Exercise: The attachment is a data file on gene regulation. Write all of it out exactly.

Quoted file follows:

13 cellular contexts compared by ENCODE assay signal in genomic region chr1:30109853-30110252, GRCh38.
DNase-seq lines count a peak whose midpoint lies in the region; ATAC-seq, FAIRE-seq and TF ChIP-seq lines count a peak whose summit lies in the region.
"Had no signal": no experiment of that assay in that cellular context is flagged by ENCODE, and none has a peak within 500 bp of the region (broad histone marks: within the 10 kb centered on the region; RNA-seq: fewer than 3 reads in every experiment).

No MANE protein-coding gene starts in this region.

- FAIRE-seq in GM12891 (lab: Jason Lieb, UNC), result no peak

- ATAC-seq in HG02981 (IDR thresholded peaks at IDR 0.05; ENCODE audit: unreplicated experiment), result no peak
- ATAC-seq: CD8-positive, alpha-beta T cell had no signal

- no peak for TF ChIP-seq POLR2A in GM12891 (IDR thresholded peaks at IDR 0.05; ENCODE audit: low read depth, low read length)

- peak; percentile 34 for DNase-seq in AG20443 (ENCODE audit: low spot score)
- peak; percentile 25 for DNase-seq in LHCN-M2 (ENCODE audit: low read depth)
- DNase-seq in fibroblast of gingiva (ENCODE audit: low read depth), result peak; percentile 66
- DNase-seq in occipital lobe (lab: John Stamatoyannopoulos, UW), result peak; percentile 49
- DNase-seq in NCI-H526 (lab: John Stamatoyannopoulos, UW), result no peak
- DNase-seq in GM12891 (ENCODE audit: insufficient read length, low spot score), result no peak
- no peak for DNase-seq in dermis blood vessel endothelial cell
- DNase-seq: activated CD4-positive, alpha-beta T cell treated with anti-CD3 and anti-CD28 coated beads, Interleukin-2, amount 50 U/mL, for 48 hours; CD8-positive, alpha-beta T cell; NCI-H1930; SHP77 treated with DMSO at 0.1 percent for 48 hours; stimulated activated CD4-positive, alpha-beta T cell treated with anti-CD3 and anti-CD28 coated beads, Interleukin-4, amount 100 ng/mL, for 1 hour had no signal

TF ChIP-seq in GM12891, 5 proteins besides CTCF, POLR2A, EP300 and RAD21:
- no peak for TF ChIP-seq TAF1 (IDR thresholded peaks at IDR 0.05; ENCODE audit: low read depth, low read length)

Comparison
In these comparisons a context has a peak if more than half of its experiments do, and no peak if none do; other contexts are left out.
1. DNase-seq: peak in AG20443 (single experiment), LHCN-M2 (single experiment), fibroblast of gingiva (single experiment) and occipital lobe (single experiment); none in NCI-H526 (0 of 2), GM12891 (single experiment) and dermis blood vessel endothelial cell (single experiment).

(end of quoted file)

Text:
13 cellular contexts compared by ENCODE assay signal in genomic region chr1:30109853-30110252, GRCh38.
DNase-seq lines count a peak whose midpoint lies in the region; ATAC-seq, FAIRE-seq and TF ChIP-seq lines count a peak whose summit lies in the region.
"Had no signal": no experiment of that assay in that cellular context is flagged by ENCODE, and none has a peak within 500 bp of the region (broad histone marks: within the 10 kb centered on the region; RNA-seq: fewer than 3 reads in every experiment).

No MANE protein-coding gene starts in this region.

- FAIRE-seq in GM12891 (lab: Jason Lieb, UNC), result no peak

- ATAC-seq in HG02981 (IDR thresholded peaks at IDR 0.05; ENCODE audit: unreplicated experiment), result no peak
- ATAC-seq: CD8-positive, alpha-beta T cell had no signal

- no peak for TF ChIP-seq POLR2A in GM12891 (IDR thresholded peaks at IDR 0.05; ENCODE audit: low read depth, low read length)

- peak; percentile 34 for DNase-seq in AG20443 (ENCODE audit: low spot score)
- peak; percentile 25 for DNase-seq in LHCN-M2 (ENCODE audit: low read depth)
- DNase-seq in fibroblast of gingiva (ENCODE audit: low read depth), result peak; percentile 66
- DNase-seq in occipital lobe (lab: John Stamatoyannopoulos, UW), result peak; percentile 49
- DNase-seq in NCI-H526 (lab: John Stamatoyannopoulos, UW), result no peak
- DNase-seq in GM12891 (ENCODE audit: insufficient read length, low spot score), result no peak
- no peak for DNase-seq in dermis blood vessel endothelial cell
- DNase-seq: activated CD4-positive, alpha-beta T cell treated with anti-CD3 and anti-CD28 coated beads, Interleukin-2, amount 50 U/mL, for 48 hours; CD8-positive, alpha-beta T cell; NCI-H1930; SHP77 treated with DMSO at 0.1 percent for 48 hours; stimulated activated CD4-positive, alpha-beta T cell treated with anti-CD3 and anti-CD28 coated beads, Interleukin-4, amount 100 ng/mL, for 1 hour had no signal

TF ChIP-seq in GM12891, 5 proteins besides CTCF, POLR2A, EP300 and RAD21:
- no peak for TF ChIP-seq TAF1 (IDR thresholded peaks at IDR 0.05; ENCODE audit: low read depth, low read length)

Comparison
In these comparisons a context has a peak if more than half of its experiments do, and no peak if none do; other contexts are left out.
1. DNase-seq: peak in AG20443 (single experiment), LHCN-M2 (single experiment), fibroblast of gingiva (single experiment) and occipital lobe (single experiment); none in NCI-H526 (0 of 2), GM12891 (single experiment) and dermis blood vessel endothelial cell (single experiment).